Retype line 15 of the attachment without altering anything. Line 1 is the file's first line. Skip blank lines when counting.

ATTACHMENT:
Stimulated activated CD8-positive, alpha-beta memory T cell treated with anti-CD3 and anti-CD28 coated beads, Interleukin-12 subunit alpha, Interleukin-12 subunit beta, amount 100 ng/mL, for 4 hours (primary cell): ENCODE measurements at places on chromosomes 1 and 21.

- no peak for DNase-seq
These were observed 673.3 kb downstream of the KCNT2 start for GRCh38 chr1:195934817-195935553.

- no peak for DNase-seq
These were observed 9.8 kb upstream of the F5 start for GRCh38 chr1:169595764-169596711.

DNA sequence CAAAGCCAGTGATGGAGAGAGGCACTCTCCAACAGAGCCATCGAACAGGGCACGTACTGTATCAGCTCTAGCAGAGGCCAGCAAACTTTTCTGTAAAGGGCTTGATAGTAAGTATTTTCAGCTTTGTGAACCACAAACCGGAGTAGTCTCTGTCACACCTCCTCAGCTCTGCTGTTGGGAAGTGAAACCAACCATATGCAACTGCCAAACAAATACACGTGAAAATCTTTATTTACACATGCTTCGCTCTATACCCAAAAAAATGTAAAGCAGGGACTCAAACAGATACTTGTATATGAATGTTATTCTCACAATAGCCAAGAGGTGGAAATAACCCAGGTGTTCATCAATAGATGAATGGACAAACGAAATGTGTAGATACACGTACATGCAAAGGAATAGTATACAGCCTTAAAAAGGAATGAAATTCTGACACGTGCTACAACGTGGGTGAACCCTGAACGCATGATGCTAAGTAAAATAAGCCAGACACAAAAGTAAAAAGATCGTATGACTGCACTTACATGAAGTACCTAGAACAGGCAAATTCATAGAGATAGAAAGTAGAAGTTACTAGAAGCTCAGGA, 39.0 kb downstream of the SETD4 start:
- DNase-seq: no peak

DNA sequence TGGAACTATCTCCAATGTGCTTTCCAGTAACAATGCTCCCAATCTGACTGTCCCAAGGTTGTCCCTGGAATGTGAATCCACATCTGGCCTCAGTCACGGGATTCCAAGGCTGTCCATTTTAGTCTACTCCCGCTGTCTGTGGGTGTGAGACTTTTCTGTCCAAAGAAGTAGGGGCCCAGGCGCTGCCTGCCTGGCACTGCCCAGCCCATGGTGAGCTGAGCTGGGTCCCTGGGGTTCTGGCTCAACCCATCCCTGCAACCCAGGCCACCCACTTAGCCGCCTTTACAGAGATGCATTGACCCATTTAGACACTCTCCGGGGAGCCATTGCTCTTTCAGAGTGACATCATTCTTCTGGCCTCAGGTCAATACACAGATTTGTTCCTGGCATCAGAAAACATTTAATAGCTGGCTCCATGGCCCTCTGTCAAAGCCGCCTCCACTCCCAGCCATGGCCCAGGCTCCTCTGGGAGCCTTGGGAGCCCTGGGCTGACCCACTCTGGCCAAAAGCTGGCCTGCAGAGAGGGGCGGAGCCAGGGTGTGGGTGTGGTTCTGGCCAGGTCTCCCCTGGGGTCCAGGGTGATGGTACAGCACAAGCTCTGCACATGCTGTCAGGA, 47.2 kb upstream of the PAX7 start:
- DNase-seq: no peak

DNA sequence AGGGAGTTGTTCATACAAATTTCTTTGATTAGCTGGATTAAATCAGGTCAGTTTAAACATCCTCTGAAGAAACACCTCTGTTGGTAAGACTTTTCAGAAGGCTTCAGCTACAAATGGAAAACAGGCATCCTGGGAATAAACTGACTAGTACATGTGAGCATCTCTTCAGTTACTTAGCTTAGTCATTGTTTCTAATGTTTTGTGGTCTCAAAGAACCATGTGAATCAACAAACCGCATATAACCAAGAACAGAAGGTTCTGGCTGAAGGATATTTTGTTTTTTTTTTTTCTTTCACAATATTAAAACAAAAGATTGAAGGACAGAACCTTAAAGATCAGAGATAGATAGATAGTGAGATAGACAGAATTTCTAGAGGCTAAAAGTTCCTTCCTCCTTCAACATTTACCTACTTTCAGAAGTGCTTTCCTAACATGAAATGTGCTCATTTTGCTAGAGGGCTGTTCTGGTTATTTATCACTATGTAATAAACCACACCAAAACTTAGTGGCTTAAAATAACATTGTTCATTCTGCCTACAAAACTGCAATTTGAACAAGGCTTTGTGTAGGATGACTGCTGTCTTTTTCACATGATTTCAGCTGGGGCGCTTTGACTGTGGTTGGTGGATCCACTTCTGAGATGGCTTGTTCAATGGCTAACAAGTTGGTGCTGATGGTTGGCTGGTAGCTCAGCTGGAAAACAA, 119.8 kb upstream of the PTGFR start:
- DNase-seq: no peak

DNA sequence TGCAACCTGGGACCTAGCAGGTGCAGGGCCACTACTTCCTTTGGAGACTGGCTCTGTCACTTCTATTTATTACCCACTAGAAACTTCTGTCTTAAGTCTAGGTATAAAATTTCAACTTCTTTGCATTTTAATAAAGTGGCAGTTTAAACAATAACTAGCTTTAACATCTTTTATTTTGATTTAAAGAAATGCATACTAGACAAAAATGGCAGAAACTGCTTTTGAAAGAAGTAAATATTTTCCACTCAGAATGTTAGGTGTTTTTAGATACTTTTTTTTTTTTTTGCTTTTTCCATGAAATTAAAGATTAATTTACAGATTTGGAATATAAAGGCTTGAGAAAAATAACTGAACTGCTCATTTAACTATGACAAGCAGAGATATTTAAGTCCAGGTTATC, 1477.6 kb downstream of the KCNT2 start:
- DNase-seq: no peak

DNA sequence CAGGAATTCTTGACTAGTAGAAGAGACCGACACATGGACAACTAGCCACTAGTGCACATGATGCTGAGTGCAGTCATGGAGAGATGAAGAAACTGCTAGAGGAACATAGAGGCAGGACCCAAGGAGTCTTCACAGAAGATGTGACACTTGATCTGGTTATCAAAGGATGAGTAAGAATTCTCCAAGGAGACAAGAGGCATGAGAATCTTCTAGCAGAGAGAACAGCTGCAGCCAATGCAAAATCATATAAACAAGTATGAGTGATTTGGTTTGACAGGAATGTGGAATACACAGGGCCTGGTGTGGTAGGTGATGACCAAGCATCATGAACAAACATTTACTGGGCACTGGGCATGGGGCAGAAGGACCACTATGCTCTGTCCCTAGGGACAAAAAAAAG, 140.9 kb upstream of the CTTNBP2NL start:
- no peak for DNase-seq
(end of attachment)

- no peak for DNase-seq